If you ever been in Java and .Net development and have moved to salesforce then you must had been missing one feature which is Session Management. This is something which every Salesforce developer waited for so long. It’s quite close to what we have in other server programming languages but with some limitations due to the multitenant environment of Salesforce. Platform cache is a new arrow in SF dev’s quiver to increase the performance of an application. View state has been an issue if it comes to mobile development. Now, it is a part of Salesforce since Winter’16 release so I thought to write a post about this.
Caching of data is primarily used to increase the app performance, for situations where you want to use same data across the multiple transactions. To solve this purpose, we have been using Visualforce view state and sometimes custom setting or custom objects but these ways have their own cost like decreasing the app performance. Platform cache is built on the application layer of the Salesforce infrastructure which abstracts away all the tedious stuff. Platform cache would be very significant in many use cases and few of them which I can think of at the moment are the following –
- To display data based on filters applied by any user over initially queried data
- To manage the menus in navigation bars based on the user profiles
- To create the custom login functionality on force.com sites as cookies are not a secure way to achieve it
- To keep user-specific information across the Visualforce pages
- To store access token in OAuth 2.0 implementation of 3rd party apps
- Wherever passing values in URLs are not secure
Platform Cache can be controlled using a simple API in apex. It also provides a built-in way to retrieve cached values in Visualforce page and in declarative formulas. Platform cache comes with 2 different varieties and each has its own features and its beauty of salesforce.
Session Cache – For each user with their own space and persistence
As the name implies, the Session cache is built for the individual user session where each user has their own space and can not be altered by any other user. This can be used where you want to keep the information related to logged in user for temporary uses. As a developer, you don’t need to store that information mapped with user’s session Id as Platform API take care of that. For example, your app is used by the field users very frequently to get the work order details. To increase the performance, you can get the data queried initially and keep that data in the Session cache for further filtration. Session cache expires when its specified time-to-live (ttlsecs value) is reached or when the session expires after eight hours, whichever comes first.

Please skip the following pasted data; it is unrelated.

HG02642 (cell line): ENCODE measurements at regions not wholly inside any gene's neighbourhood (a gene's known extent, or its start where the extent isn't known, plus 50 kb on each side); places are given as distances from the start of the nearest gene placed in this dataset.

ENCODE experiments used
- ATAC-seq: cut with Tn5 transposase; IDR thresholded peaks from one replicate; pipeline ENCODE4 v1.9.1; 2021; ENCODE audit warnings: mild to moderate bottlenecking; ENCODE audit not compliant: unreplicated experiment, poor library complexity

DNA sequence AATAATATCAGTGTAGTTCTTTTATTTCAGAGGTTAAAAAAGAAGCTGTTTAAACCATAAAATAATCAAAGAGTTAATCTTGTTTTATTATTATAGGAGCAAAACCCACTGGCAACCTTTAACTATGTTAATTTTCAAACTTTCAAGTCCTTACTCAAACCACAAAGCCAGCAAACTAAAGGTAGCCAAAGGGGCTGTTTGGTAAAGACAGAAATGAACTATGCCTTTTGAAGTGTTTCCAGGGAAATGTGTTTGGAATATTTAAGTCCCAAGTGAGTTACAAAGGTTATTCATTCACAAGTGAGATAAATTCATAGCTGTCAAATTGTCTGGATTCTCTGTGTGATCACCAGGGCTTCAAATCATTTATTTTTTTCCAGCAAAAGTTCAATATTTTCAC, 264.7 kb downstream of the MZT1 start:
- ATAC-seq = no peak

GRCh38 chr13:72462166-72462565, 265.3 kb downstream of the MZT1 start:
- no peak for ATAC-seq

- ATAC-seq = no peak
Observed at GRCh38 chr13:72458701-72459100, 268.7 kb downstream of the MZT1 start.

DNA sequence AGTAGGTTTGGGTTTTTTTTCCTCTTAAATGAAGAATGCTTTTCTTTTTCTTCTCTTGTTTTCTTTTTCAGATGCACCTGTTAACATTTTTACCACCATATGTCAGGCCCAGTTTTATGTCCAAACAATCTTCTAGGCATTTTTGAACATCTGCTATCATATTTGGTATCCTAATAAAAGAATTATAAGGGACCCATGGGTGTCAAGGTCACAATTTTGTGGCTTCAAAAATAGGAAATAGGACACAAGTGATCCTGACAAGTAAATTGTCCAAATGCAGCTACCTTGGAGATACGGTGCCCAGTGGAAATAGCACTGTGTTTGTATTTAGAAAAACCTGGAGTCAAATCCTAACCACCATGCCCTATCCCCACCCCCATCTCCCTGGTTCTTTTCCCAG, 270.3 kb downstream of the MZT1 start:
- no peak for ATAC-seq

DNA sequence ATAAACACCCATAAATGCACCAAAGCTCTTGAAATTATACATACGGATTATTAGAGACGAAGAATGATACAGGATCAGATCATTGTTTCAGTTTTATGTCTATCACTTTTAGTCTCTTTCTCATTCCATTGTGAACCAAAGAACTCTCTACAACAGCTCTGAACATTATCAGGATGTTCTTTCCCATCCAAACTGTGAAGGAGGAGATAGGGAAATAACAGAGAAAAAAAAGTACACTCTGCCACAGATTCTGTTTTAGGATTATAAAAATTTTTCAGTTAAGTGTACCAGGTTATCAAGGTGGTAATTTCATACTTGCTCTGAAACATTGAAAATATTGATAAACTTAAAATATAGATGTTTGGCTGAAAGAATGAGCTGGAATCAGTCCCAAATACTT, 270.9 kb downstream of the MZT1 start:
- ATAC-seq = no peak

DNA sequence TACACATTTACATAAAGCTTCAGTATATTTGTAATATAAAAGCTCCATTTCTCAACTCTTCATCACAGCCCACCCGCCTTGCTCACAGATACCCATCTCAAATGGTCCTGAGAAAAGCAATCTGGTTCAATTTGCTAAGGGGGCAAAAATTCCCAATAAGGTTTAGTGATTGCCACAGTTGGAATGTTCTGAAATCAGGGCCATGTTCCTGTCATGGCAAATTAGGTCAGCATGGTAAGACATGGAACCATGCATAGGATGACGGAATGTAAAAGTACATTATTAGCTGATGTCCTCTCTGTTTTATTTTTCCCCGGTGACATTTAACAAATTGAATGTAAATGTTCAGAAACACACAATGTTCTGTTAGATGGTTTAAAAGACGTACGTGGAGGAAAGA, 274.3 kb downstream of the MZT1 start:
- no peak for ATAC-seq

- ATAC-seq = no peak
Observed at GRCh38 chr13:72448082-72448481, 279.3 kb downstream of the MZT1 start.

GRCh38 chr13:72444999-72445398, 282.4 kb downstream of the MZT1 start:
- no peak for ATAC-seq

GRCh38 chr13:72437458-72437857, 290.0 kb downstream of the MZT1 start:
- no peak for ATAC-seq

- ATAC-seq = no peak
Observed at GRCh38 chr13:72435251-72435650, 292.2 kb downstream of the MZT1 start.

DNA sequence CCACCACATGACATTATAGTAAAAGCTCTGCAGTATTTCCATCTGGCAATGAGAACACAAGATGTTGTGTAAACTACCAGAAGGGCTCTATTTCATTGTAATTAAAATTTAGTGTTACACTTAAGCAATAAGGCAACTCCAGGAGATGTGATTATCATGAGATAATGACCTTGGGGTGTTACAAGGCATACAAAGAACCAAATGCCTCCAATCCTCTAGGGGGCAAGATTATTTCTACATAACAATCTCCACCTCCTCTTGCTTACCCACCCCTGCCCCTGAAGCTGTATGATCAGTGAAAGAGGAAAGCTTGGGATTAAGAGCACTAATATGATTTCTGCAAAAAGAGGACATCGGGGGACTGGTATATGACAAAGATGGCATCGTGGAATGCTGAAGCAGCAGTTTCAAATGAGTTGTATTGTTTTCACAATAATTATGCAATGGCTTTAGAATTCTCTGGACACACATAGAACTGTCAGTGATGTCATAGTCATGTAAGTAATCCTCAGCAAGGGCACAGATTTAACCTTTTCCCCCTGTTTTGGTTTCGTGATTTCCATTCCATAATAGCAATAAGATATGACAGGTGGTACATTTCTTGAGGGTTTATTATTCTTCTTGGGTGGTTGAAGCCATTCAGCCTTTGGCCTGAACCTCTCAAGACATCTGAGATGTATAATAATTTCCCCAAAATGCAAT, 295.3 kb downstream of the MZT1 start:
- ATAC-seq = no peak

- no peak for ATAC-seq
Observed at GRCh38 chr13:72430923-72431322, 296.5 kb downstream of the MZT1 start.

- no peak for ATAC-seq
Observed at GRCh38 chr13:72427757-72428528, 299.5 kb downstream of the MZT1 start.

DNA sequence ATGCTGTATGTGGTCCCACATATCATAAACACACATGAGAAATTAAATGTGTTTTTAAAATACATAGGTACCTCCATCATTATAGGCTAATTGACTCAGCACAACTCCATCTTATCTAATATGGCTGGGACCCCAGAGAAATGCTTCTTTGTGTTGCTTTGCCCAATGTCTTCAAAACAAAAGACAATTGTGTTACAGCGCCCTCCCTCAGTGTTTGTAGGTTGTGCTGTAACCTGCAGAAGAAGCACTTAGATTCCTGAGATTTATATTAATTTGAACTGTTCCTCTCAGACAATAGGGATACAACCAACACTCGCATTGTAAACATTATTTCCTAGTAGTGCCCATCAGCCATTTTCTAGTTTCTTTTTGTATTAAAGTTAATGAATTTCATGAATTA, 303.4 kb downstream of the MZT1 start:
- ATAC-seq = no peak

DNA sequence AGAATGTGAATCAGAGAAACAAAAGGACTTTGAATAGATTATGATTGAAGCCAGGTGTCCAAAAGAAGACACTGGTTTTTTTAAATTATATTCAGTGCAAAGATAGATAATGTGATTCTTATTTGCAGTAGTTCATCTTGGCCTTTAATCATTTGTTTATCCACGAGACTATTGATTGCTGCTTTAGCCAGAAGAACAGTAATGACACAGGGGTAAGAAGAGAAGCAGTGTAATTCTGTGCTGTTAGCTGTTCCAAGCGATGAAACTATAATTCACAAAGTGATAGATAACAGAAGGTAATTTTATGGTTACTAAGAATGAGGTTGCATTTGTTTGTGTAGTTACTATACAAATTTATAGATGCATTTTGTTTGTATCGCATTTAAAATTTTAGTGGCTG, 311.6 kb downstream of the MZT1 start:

Org Cache – For all the users with shared space and persistence
This cache type is available for all the users and can be used across the application. This is useful where you want to have the same set of data for all the users. For example, Keeping the access token which is frequently used in a API call to the third party system. Org cache expires when its specified time-to-live (ttlsecs value) is reached.
Cache Management – To manage your cache uses
Platform cache can be divided into a partition and each partition can be used for a specific purpose. It’s same as we used to have the different partition of a HDD in our windows machine. Salesforce imposed some limitations to better utilization of this feature due to its multitenant environment. You can use up to 10 MB overall cache in the enterprise edition.
Platform cache API – Get/Put values in apex
Platform API uses Cache namespace in which there are some classes are defined. Org and Session class is one of them which have get and put methods.
Put value in Org and Session cache Cache.Org.put(KEY, VALUE, TIME_IN_SECONDS); - Store a value in Org cache Cache.Session.put(KEY, VALUE, TIME_IN_SECONDS); - Store a value in Session cache
Get value from Org and Session cache Cache.Org.get('KEY') - Returns an object which can be typecast Cache.Session.get('KEY') - Returns an object which can be typecast
Platform cache should be used wherever it’s necessary and retrieving values are expensive. Instead of cached everything, this should be used wisely like this your last weapon on your list.
In next post, I will use a common use case where this can be used. Stay tuned with SFCure 🙂